A couple weeks ago, if someone had asked me how I was spending my Memorial Day weekend, I would have told them I was driving to Yellowstone National Park with two of my friends, a trip that was five months in the making. And yet here I was on Memorial Day, standing in the doorway of a jump plane over ten thousand feet above Toledo, Washington, strapped to a complete stranger.
I had been waiting on the ground for two hours longer than expected. “It was an overcast morning,” one of the employees had told me, so everyone’s schedule was pushed back. But a little after 4 PM, just as the last wisps of clouds were dissipating, I was geared up and taken to the smallest plane I had ever seen. I squished behind the pilot’s seat (the only seat in the plane), and my instructor, Jeff, followed with two other jumpers who were going to be diving solo. I hugged my knees to my chest in order to make room as we formed the human version of Tetris. And then the door banged to a close and the pilot flipped a couple of switches and we were off.
We were all quiet for the first part of the flight. I looked out the little window to see Mount St. Helens and Mt. Adams on the horizon, the Cowlitz River below us, and the acres upon acres of farmland that made up Toledo. One of the solo jumpers asked Jeff for some advice on a landing technique, but after a few minutes, Jeff turned to me.
“Do you like jokes?”
“Here we go!” The solo jumper laughed and shook his head.
“Sure!” I said, smiling politely.
“What do camping and skydiving have in common?”
“I don’t know!”
“They’re both…in-tents!” I gave him a laugh, partly because my life was going to be in his hands in a few minutes, but also because I was in a general good mood.
“Why don’t blind people go skydiving?”
“I don’t know!”
“Because it scares the dog too much! What’s blue and smells like red paint?”
I paused. “Blue paint?”
“You got it! Here we go,” he pointed towards the door, which one of the divers was swinging open.
It’s been twenty minutes already? I thought as the diver pushed himself out of the doorway. I had heard that everything feels like it happens in an instant when you’re doing your first dive, and now Jeff was strapping his harness to mine and we were crawling after the second solo diver, who was taking his stance on the step just outside the plane. One second later, and he was gone.
I crossed my arms across my chest, hunched my shoulders forward, and put my foot next to Jeff’s on the step, just as he had instructed me before we had boarded the plane. I looked down at the world passing below me, and I waited. Waited for fear to creep into my mind. Waited for the enormity of what I was doing to sink in. Waited for that moment when I would have to force myself to just let go. But there was no moment. There was no fear and there was no forcing me. Jeff pushed us out of the plane without warning, and I was ready.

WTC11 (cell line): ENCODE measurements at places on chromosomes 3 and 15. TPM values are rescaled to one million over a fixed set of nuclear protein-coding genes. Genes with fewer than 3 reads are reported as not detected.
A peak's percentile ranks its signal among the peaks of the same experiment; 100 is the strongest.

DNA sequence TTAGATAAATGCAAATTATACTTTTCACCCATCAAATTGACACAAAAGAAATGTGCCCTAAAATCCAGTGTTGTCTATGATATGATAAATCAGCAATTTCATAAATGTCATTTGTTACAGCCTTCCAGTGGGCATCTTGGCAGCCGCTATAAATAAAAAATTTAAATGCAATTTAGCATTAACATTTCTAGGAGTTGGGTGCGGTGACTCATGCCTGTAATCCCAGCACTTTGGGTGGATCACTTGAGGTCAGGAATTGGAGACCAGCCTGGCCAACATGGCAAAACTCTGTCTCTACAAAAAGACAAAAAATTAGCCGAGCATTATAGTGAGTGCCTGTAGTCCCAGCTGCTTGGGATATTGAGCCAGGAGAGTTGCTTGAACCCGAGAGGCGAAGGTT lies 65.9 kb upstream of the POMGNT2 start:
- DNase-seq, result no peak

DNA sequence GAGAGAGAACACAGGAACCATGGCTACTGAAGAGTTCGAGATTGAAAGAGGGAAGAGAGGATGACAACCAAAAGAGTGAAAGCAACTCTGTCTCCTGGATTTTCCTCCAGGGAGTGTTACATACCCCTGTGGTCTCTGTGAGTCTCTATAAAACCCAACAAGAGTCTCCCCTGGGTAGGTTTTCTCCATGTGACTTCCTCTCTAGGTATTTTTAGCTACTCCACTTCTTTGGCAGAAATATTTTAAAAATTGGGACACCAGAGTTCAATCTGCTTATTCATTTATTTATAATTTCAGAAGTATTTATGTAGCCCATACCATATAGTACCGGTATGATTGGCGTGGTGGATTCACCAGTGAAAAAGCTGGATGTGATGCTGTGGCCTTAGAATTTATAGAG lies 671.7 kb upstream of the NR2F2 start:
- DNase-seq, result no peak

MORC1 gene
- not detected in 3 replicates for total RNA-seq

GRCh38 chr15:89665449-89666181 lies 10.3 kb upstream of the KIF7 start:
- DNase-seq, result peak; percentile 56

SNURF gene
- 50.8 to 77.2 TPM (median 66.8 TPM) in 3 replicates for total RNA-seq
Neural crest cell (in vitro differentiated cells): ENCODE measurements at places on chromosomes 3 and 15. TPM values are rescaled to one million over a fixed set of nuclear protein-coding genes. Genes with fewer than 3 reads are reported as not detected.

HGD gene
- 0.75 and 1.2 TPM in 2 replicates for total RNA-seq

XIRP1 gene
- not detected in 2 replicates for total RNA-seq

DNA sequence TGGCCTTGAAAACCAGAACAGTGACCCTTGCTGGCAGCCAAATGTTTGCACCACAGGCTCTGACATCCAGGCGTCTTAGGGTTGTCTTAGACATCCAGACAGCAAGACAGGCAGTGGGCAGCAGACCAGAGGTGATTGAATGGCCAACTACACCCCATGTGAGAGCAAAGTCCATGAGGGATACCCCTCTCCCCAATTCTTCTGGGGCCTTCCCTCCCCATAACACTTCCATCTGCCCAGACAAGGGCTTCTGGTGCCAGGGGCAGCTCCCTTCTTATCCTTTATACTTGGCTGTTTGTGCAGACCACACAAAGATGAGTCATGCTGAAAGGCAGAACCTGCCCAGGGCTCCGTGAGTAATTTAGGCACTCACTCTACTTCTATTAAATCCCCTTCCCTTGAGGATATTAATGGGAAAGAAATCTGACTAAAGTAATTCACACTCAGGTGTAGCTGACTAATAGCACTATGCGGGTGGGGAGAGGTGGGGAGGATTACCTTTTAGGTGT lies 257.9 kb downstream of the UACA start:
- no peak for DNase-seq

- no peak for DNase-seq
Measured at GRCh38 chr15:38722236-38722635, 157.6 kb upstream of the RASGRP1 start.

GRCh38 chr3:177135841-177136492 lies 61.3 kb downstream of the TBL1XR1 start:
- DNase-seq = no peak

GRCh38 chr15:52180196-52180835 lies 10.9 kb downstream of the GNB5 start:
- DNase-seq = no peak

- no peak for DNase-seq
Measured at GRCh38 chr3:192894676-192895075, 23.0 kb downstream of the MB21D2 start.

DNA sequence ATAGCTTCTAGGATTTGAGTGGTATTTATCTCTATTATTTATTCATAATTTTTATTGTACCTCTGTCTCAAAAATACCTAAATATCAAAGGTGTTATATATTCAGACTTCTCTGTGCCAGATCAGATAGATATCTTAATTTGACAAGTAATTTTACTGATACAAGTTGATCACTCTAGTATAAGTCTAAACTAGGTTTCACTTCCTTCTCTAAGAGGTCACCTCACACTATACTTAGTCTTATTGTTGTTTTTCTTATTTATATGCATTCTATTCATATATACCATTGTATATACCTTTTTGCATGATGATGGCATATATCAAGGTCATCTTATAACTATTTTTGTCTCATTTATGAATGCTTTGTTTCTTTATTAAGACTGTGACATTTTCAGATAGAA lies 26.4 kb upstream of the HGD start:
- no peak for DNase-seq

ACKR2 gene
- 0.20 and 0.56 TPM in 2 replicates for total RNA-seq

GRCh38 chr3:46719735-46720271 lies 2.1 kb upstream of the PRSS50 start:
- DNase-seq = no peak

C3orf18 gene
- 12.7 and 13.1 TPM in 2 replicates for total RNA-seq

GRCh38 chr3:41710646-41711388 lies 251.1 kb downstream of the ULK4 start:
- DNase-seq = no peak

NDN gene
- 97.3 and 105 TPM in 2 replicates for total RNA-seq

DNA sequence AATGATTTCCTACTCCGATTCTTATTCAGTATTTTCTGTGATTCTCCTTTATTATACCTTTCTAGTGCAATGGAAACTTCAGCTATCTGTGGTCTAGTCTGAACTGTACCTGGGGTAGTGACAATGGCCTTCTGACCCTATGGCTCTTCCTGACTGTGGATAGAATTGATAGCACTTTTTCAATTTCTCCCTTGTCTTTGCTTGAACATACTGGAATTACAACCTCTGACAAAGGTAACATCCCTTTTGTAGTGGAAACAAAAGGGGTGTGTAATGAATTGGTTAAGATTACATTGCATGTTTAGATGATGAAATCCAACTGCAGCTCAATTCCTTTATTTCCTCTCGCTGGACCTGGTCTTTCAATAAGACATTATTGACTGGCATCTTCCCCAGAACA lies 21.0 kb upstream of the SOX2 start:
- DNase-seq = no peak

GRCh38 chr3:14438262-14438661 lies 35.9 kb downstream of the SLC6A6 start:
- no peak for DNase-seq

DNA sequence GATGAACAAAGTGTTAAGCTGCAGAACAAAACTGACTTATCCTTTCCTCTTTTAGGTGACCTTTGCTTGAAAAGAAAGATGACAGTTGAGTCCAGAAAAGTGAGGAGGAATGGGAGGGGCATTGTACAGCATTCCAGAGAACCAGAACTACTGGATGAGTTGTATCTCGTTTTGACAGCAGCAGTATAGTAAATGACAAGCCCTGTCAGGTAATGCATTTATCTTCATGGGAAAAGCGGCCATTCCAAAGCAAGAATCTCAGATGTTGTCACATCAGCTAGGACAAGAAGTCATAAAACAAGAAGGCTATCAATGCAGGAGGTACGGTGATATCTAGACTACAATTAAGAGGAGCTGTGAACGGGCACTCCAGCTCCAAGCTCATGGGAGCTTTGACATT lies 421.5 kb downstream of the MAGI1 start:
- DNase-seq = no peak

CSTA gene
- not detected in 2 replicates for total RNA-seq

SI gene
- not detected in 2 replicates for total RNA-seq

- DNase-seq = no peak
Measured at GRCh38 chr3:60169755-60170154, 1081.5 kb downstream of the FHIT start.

As soon as my foot was off of the step, I arched my back, again as I had been instructed to do. We somersaulted once or twice after leaving the plane; I couldn’t really tell how many times we turned. All I know is that I was smiling as I watched the world spin around me.
Once we balanced out, Jeff tapped my shoulder and I uncrossed my arms and held them out like wings. We were dropping at 120 MPH. But unlike when we were on the plane, the free fall wasn’t happening in an instant. Time stretched out its fingertips and the world went quiet. None of my problems on the ground seemed to matter anymore. Even Jeff was silent behind me. It was just me and the sky, and there was nothing for me to do except enjoy the moment.
But gravity had to pull me back to reality at some point. After 7,000 feet of free fall, Jeff pulled the cord and the parachute shot up above us. It took me a second to catch my breath after my harness jerked me out of the free fall.
“How was that?” Jeff asked as he maneuvered the parachute with the wind and pointed us in the direction of the landing field.
“It was…” I paused. Is there even a word or phrase that can encompass that kind of experience? “Unlike anything else in life.”
We drifted along quietly until Jeff said abruptly, “This is what we call a big turn!” and pulled us sharply to the right at 180 degrees.
Shit, I thought as I squeezed my eyes shut. It was too much like a fair ride or a fast car ride, when I get motion sick because of a sensory disorder I have. The plane ride and the free fall were fine, but one unexpected turn, and I could feel my face grow warm and nauseous. I briefly wondered if my adrenaline was high enough to keep me from throwing up while we were still in the air. Luckily, the field was straight in front of us now. No more turns.
“Alright, you’re going to lift your legs up so they’re parallel to the ground. We’re going to slide on our butts when we land.”
I lifted my legs, pleased that my flexibility was going to be good for something useful. And before I realized what was happening, my legs were sliding roughly on the ground until we came to a stop. And then it was over. And I already missed being in the sky.
“Well,” Jeff said as he unstrapped our harnesses and we walked back to the base. “What was your favorite part?”
“The free fall,” I said immediately.
He laughed and patted me on the shoulder. “A true adrenaline junkie. You’re our kind of people.”